Phil Schiller, who glories in the title of Senior Vice President of Worldwide Marketing at Apple, has been explaining why Apple, in its ongoing quest to strip out all useful connectors from its products, had this to say about the reasons for dropping the SD card slot on the new Mac Book Pro in an interview with the Independent:
One, it’s a bit of a cumbersome slot. You’ve got this thing sticking halfway out. Then there are very fine and fast USB card readers, and then you can use CompactFlash as well as SD. So we could never really resolve this — we picked SD because more consumer cameras have SD but you can only pick one. So, that was a bit of a trade-off. And then more and more cameras are starting to build wireless transfer into the camera. That’s proving very useful. So we think there’s a path forward where you can use a physical adapter if you want, or do wireless transfer.
This is a truly bizarre line of reasoning. Does Phil genuinely expect us to believe that the very smart people at Apple got together and decided to drop the SD card slot because when you put a card in it sticks out a bit? Apparently he does. Not only does it stick out, but it sticks out ‘halfway’ (which leaves it sticking out a massive 16mm – I measured it). So it’s ‘cumbersome’. Let’s get rid of it. Perhaps Phil doesn’t use computers often but pretty much everything you put into a port of any kind on a computer sticks out. As I type there are four things sticking out of my computer, all of them by more than 16mm.
What else? Well, Phil rightly points out that there are other types of card out there, like CF. Yes there are Phil and do you know how many cameras use CF cards compared to SD cards? A handful of high end pro DSLRs and the even rarer medium format digital cameras. Overwhelmingly, cameras and video cameras use SD cards. Phil is telling us that because Apple can’t cater to the needs of the (let’s generously say) 10 per cent of camera users with CF cards then they won’t cater to the 90 per cent who use SD cards. Brilliant logic there Mr Senior Vice President.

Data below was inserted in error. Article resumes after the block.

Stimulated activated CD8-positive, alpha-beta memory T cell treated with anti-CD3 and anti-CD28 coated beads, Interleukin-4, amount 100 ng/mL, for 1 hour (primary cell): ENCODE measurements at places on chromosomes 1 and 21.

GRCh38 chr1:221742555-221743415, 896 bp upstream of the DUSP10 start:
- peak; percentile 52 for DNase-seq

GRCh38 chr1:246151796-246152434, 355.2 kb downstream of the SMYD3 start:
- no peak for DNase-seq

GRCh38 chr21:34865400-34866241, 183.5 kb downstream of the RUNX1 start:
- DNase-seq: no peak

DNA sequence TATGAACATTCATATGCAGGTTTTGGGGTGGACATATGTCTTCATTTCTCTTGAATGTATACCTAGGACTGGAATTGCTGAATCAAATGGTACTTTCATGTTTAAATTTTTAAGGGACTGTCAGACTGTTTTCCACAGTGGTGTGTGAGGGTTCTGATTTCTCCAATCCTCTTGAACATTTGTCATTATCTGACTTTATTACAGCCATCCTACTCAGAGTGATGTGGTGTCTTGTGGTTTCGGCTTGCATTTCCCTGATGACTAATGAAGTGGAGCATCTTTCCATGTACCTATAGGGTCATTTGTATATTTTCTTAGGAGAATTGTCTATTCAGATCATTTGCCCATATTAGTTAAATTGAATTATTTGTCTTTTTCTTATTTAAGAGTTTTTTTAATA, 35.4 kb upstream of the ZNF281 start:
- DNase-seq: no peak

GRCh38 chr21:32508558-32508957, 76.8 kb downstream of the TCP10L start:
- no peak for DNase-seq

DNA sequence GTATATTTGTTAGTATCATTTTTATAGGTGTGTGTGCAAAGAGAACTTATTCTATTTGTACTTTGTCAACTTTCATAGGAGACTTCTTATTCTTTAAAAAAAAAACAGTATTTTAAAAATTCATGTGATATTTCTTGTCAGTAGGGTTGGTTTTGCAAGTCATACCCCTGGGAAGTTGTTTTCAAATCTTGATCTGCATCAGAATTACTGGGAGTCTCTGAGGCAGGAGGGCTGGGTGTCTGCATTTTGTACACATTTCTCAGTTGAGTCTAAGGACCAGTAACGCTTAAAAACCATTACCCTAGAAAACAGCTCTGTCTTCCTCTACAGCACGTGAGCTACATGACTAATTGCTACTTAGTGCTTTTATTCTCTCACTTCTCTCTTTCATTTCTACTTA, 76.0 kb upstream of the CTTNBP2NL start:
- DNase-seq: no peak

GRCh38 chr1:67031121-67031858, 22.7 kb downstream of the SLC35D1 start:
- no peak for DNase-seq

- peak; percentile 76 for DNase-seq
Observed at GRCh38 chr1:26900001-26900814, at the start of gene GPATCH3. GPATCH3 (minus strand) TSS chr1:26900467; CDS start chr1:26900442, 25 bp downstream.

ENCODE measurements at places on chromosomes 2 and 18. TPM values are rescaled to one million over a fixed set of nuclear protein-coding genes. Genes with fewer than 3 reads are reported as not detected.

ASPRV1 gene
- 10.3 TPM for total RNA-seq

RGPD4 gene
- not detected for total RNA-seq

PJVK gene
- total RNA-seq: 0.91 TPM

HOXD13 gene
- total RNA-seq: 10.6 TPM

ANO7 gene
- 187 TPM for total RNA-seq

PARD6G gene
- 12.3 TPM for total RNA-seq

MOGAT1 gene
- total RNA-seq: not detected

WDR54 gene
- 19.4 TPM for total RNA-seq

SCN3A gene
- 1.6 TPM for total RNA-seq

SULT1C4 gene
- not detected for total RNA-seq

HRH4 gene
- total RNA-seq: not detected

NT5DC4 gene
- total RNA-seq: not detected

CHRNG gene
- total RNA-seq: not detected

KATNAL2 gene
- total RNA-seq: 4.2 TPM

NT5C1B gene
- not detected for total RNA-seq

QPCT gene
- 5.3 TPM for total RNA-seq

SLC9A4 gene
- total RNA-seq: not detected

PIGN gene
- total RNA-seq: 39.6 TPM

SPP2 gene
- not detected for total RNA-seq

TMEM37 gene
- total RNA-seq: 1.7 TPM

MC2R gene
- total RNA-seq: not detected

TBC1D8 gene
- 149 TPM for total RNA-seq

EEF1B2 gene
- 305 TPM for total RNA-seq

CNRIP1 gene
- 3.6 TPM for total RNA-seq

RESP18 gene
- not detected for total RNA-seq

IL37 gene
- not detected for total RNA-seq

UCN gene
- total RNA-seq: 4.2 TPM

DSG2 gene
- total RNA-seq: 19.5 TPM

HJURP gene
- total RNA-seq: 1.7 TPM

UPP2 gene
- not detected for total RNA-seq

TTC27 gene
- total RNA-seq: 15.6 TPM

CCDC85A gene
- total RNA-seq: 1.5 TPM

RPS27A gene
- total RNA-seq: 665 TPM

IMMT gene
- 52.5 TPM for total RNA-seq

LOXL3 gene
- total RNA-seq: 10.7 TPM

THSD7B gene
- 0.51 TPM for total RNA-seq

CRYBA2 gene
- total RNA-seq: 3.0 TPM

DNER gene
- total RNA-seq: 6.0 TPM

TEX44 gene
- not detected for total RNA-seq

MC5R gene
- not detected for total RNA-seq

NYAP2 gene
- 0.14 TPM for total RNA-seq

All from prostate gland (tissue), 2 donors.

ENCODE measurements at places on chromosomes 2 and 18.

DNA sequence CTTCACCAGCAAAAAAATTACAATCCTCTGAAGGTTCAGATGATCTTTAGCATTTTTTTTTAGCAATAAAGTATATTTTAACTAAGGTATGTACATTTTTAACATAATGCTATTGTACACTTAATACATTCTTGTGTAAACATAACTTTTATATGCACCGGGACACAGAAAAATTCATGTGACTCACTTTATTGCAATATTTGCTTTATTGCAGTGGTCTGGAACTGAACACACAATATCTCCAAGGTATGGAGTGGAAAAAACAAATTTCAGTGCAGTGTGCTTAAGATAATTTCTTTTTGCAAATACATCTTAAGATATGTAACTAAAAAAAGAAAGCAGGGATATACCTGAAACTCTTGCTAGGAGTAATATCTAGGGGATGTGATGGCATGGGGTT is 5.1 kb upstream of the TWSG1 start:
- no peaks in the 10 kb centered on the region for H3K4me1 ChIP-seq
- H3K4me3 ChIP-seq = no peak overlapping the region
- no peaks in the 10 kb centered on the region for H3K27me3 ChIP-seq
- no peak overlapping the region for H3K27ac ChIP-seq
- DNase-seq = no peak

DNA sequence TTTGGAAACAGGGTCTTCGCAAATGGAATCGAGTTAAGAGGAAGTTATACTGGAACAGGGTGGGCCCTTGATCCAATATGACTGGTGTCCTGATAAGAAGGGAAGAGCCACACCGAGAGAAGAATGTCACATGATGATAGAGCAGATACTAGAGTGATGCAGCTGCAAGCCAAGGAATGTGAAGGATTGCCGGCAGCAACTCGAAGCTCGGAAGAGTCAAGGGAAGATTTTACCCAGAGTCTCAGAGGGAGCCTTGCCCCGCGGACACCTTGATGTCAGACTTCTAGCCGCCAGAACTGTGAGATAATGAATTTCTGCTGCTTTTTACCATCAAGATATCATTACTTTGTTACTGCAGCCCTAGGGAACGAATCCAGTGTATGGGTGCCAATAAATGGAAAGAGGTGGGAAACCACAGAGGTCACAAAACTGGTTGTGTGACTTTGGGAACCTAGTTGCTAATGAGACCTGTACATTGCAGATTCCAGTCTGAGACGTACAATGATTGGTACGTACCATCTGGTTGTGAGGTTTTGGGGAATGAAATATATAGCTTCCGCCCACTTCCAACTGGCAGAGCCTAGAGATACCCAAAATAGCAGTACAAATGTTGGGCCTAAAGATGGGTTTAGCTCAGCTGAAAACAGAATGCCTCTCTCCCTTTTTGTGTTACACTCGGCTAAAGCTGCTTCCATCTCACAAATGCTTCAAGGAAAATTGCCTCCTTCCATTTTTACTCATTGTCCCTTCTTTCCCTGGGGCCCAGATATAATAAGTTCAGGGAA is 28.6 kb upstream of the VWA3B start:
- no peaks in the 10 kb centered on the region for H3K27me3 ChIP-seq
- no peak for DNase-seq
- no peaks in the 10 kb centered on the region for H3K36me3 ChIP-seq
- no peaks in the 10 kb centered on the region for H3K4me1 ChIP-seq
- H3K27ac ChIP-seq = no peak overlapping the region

Still all is not lost. Phil reminds us that there are plenty of USB card readers out there we can spend extra money on to replace the capability Apple have stripped out from their very expensive computer. Just don’t forget to order a Type A to Type C USB converter at the same time since Apple, in another of those ‘courageous’ decisions they are renowned for, dropped all the Type A USB ports (those are the ones 99 per cent of the world USB cables connect to). As one reviewer pointed out, with the provided cables you can’t actually plug your new iPhone 7 into your new Mac Book Pro). So that’s two extra accessories you’ll need just to restore the capabilities that come as standard with a $200 Chromebook.
Phil’s final brilliant idea is to use wireless transfer. ‘That’s proving very useful’, he claims, proving in turn that he’s never tried it. Wireless transfer off cameras is generally quite poorly implemented where it exists but even if it were perfectly implemented it’s still dependent on the quality of the wireless connection. What are the chances of successfully transferring multiple gigabytes of RAW files or 4K video files when on the road using the under-powered and over-used wi-fi in your hotel or local coffee shop? No doubt it all works seamlessly in the pristine world of the Apple mothership, but that’s not real life.
Having said all that it’s irrelevant to me since I don’t use Macs, though when I recently replaced my old laptop I did for a brief moment consider a Mac Book Pro. One of the reasons I decided against it was precisely because it meant buying into a take it or leave it approach to future upgrades. Apple would decide what kind of computer I needed and if it worked for me, great. If not, tough. This new model is definitely in the latter category.